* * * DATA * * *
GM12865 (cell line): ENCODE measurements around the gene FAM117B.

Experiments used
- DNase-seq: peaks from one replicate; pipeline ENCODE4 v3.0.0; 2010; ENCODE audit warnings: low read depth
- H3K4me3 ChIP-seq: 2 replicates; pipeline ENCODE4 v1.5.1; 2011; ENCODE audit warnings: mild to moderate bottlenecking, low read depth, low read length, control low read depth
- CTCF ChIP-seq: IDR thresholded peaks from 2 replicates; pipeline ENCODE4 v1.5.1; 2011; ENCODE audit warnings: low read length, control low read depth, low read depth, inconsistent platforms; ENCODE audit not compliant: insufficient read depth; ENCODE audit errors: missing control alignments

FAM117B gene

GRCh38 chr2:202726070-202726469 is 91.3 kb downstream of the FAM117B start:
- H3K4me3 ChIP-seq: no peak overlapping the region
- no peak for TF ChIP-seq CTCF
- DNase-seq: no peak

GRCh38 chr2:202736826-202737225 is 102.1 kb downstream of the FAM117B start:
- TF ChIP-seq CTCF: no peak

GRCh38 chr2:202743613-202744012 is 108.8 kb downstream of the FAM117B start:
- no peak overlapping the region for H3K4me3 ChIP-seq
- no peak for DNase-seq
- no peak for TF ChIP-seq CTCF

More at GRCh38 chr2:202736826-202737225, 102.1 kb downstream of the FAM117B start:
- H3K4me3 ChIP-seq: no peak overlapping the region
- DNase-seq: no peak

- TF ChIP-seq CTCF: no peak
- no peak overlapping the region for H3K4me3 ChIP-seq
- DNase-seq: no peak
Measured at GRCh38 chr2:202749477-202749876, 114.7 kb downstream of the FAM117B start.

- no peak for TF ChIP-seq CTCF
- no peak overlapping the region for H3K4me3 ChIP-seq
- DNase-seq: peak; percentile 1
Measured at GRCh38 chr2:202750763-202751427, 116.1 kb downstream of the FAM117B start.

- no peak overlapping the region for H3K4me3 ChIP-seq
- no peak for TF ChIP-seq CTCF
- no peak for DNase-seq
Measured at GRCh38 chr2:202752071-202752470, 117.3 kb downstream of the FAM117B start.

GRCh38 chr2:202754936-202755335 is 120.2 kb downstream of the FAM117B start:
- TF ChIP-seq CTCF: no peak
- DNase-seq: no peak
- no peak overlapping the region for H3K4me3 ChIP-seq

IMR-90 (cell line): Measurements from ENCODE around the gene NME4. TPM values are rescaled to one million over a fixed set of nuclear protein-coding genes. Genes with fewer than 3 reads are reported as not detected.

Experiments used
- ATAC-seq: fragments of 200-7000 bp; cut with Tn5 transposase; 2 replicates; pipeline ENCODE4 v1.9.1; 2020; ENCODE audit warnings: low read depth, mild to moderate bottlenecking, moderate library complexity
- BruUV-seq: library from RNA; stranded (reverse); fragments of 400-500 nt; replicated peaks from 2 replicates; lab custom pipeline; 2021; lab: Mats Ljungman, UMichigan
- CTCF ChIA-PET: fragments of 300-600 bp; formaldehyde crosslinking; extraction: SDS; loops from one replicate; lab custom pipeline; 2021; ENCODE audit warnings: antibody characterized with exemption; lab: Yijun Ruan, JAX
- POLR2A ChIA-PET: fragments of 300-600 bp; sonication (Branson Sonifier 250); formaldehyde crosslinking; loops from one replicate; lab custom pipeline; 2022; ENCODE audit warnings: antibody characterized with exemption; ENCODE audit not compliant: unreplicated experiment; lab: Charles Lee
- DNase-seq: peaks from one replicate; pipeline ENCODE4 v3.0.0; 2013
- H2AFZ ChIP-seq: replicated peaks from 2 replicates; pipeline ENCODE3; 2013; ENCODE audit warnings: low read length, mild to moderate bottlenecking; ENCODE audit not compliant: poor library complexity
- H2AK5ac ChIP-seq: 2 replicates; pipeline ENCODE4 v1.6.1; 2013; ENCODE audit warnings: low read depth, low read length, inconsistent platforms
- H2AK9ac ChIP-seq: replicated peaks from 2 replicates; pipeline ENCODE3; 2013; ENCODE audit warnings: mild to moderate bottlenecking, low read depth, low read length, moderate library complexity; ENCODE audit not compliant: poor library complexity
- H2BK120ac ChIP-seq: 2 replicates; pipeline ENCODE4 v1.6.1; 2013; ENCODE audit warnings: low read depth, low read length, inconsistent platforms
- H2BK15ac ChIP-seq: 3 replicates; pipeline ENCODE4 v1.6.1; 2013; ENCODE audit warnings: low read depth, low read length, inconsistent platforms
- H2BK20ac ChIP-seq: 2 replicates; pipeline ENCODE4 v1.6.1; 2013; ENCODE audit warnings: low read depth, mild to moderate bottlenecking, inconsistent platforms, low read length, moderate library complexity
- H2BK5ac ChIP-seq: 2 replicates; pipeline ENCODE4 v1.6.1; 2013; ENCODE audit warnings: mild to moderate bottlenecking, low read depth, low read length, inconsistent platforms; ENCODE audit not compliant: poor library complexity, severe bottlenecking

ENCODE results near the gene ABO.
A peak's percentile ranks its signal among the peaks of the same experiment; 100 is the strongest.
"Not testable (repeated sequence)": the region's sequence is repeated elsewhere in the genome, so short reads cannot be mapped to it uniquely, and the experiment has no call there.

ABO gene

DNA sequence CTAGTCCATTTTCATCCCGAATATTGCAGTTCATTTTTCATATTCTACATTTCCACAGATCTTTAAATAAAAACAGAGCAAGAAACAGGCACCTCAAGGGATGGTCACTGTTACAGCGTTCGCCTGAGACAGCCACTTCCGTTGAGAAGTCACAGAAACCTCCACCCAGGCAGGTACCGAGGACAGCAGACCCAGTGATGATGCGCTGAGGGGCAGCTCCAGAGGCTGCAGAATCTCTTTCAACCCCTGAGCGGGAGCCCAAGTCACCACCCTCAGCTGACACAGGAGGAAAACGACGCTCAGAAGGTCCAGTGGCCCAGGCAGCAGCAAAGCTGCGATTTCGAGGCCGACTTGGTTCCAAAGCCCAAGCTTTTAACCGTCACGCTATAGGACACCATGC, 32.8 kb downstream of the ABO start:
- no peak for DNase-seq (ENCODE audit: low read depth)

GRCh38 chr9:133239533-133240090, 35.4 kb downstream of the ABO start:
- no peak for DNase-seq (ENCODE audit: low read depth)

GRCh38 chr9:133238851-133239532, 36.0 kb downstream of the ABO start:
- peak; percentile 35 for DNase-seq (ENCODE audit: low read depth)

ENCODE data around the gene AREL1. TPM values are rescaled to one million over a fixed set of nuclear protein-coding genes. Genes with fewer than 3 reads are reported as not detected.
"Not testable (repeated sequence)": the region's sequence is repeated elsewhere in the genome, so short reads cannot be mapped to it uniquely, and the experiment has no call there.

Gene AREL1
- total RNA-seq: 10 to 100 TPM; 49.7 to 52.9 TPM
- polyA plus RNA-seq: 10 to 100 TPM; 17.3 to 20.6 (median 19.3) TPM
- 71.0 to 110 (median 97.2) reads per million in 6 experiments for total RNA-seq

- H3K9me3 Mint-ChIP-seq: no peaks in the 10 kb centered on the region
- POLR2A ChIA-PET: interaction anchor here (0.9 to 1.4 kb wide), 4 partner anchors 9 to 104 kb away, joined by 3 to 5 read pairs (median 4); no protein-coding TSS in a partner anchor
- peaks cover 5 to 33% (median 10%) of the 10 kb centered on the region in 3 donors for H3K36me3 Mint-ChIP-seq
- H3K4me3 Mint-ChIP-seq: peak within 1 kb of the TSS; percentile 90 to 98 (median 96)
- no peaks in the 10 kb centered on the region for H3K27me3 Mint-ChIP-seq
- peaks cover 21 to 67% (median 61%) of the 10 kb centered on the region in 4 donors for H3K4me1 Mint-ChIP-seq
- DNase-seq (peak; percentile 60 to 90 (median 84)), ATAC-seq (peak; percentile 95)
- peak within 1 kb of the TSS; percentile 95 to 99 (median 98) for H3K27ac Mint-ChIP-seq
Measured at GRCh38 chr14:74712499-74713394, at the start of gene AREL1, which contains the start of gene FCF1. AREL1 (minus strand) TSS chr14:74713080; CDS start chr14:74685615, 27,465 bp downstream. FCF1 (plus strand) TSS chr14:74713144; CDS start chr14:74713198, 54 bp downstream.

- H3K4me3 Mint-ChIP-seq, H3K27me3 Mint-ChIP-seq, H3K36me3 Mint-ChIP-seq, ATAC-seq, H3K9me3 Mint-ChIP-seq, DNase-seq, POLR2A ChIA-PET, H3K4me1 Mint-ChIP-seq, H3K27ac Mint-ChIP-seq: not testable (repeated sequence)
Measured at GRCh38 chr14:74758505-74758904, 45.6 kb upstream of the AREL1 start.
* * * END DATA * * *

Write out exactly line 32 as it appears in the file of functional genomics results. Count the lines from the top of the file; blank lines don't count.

GRCh38 chr2:202754936-202755335 is 120.2 kb downstream of the FAM117B start: